Gila River Indian Community mourns death of tribal leader

Above: Rodney B. Lewis, a giant of the legal profession in Arizona and across Indian Country nationally, passed away Tuesday at the age of 77. (Photo courtesy of Gila River Indian News) Business News | 11 Apr, 2018 |

Rodney B. Lewis, a giant of the legal profession in Arizona and across Indian Country nationally, passed away Tuesday at the age of 77 years old. Known simply as “Rod” to thousands of fellow members of the Gila River Indian Community, Mr. Lewis was the first Native American attorney in the nation to argue and win a case before the United States Supreme Court.

Mr.Lewis is survived by his wife, Wiilardene Pratt Lewis, three adult children: Stephen Roe, Governor of the Gila River Indian Community, John Blaine and Katherine Elizabeth, and seven grandchildren: Akicita Roe, Daniel Roe, Kornelius, Noble, Sarah Camille, Marilily and Johnelle. 

“My father lived to serve our people in every way possible,” said Gov. Stephen Roe Lewis. “He spent 30 years of his life working on the Gila River water rights settlement, finally bringing that landmark agreement to fruition in 2004. That was only one of his proud moments. He was equally thrilled to have served as an Army Ranger during his time in the military and to have been appointed last year by Gov. Ducey to the Central Arizona Water Conservation District Board.

“No one loved his family, his community and Native American people more,” said Gov. Lewis, “or had a bigger heart when it came to helping Indian people better our lives and our communities.”

Mr. Lewis joined the U.S. Army Infantry in 1962. He received an honorable discharge in 1965, having become Airborne- and Ranger-qualified and rising to the rank of First Lieutenant. Throughout his life, Mr. Lewis was motivated to live by the Ranger creed: “Rangers Lead the Way.”

In 1962, Mr. Lewis earned a B.S. from Trinity University in San Antonio. He received his M.A. in History from Arizona State University in 1969. In 1972, he received his Juris Doctorate from the University of California, Los Angeles.

Admitted to the State Bar of Arizona in 1972, Mr. Lewis – the founding chair of the Arizona Bar’s Indian Law section – ultimately became a go-to attorney for tribal clients across Arizona and nationally. In a legal career that spanned nearly four decades, Mr. Lewis specialized in Indian law, tribal gaming compacts, water and energy law, and public policy matters.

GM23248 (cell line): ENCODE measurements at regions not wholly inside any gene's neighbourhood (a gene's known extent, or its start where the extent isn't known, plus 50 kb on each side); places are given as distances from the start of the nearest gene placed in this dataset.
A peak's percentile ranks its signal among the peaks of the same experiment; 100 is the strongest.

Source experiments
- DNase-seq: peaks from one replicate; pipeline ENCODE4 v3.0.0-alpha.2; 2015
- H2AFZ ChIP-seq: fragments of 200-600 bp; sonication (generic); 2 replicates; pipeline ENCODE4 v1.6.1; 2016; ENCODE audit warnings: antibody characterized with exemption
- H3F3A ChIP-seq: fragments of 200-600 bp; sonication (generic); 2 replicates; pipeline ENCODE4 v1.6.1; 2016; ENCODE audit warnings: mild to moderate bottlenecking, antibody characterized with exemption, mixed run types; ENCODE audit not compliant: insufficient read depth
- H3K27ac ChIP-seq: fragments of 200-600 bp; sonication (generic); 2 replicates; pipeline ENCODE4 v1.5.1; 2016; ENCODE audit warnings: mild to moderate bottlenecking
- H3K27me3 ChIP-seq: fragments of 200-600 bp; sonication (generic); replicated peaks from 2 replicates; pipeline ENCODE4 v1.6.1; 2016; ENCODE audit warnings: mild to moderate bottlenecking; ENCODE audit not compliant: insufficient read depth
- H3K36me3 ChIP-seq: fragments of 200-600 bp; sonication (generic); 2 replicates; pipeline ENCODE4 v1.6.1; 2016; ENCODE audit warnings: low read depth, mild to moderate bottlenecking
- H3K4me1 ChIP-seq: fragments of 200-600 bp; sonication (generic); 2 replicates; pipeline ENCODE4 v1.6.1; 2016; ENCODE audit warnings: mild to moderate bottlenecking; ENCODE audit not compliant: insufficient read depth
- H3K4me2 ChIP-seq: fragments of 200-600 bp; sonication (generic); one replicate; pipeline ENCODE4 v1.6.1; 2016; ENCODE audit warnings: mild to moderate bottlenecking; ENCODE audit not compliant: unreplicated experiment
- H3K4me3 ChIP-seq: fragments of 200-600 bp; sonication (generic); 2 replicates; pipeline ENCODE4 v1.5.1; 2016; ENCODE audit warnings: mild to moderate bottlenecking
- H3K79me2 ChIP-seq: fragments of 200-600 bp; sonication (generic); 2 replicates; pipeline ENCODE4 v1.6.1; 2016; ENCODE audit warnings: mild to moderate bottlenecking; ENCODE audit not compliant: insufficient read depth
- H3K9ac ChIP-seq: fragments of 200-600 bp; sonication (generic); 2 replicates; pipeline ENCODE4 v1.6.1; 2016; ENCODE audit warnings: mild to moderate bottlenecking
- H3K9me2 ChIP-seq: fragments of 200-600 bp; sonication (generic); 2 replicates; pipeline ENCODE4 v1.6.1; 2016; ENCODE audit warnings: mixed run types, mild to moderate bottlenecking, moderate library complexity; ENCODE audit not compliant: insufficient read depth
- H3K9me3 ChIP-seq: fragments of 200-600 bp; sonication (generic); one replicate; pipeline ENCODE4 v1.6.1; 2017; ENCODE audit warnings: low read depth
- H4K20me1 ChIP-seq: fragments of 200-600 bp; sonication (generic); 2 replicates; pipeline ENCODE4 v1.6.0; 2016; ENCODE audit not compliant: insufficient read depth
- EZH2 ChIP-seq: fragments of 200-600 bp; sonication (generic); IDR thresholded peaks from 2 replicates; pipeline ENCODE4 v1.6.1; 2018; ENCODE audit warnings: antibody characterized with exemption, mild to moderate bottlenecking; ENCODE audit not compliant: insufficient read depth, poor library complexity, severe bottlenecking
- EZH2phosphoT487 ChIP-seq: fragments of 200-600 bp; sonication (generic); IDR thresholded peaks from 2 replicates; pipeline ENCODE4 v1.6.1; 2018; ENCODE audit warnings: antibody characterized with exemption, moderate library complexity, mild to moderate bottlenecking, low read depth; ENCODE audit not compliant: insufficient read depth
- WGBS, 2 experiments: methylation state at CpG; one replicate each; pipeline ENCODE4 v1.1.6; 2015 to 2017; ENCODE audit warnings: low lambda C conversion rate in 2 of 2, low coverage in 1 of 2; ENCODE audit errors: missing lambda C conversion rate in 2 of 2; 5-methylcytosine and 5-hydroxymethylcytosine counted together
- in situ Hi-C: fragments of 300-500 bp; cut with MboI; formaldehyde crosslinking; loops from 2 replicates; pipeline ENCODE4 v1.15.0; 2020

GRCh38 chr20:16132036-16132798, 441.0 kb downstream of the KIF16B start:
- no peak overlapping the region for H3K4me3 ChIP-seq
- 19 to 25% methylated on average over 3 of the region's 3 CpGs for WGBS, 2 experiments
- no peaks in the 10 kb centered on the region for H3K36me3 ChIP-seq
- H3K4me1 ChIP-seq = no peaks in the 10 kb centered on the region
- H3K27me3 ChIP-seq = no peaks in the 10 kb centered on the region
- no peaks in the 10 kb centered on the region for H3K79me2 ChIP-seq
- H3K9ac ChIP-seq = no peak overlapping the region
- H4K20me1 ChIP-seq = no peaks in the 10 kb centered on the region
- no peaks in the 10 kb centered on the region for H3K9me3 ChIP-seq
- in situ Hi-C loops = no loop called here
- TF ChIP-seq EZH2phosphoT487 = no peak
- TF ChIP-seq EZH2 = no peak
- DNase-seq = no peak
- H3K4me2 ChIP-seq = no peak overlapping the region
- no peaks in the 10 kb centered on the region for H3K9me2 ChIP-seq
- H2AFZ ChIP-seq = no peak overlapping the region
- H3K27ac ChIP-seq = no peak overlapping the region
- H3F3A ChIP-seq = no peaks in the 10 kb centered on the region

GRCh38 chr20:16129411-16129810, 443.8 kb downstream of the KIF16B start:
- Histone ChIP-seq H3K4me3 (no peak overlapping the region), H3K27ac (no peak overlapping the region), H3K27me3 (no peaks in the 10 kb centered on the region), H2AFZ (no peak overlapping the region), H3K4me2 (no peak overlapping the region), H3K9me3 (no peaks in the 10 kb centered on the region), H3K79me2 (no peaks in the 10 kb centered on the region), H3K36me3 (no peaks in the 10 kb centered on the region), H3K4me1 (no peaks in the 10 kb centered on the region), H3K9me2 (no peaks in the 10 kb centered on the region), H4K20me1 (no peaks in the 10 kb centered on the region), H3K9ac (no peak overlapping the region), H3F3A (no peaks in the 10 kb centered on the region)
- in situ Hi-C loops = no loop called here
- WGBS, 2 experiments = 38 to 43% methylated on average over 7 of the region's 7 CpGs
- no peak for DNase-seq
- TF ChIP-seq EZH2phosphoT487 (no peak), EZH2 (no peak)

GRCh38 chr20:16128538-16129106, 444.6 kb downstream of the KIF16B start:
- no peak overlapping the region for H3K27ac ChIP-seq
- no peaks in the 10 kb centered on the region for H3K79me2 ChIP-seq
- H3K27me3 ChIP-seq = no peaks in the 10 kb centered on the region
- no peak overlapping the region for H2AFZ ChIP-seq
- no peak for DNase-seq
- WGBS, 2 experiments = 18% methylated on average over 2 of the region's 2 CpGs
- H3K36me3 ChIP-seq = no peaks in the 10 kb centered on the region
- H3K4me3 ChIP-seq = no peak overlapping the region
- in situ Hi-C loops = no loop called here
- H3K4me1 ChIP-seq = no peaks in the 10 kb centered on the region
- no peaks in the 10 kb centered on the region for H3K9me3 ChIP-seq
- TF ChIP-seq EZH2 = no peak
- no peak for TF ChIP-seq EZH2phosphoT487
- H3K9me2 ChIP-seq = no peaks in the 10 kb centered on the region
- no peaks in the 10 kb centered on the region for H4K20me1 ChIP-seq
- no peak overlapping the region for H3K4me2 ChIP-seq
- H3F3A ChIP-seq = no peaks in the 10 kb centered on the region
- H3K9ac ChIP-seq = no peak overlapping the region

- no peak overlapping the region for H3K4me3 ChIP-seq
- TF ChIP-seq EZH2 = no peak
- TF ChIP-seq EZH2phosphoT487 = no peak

In 1980, Mr. Lewis became the first Native American attorney to successfully argue a case before the United State Supreme Court. The case, Central Machinery vs. the Arizona State Tax Commission, resulted in a 5-4 vote in favor of the Gila River Indian Community. Justice Thurgood Marshall wrote the majority opinion.

Almost 40 years after this victory, Central Machinery remains critically important as the basis for granting Indian tribes the right to operate beyond the taxing jurisdiction of states.

Mr. Lewis served as the general counsel of the Gila River Indian Community for 30 years, beginning in 1978. In this role, he led the GRIC’s negotiations with the federal government, the state of Arizona, and more than 30 non-Indian parties. The Arizona Water Rights Settlements Act of 2004, Public Law 108-451, was passed as a direct result of these negotiations. It remains the largest tribal water rights settlement in the history of the United States.

In private practice later in his career, Mr. Lewis served as a consultant for the prominent Washington, D.C.-based law firm Akin Gump Strauss Hauer and Feld. His private practice work led to successful federal water rights settlements on behalf of the Crow Tribe of Montana and the Pechanga Band of Luiseno Indians in California, among many tribal clients.

A lifelong basketball fan and Phoenix Suns fan, Mr. Lewis was born to Sally and Roe Lewis in 1940. He is also survived by his brother, John, and by six grandchildren. Mr. Lewis was preceded in death by his brother, Robert “Bob” Lewis.

On Wednesday, Gila River Indian Community Lt. Governor Robert Stone requested that all flags in the Community be lowered to half-staff out of respect for Mr. Lewis.

“My father lived an extraordinary life,” said Gov. Stephen Roe Lewis, “yet he always felt like his signature accomplishment was being a great dad, a terrific grandfather and a loyal friend to so many of his loved ones and neighbors. He was proud, yet forever humble. He worked hard, but he always had time for you whenever you needed him. Being the child of Rod Lewis – nothing in life will ever make me or my brother and sister more proud.”

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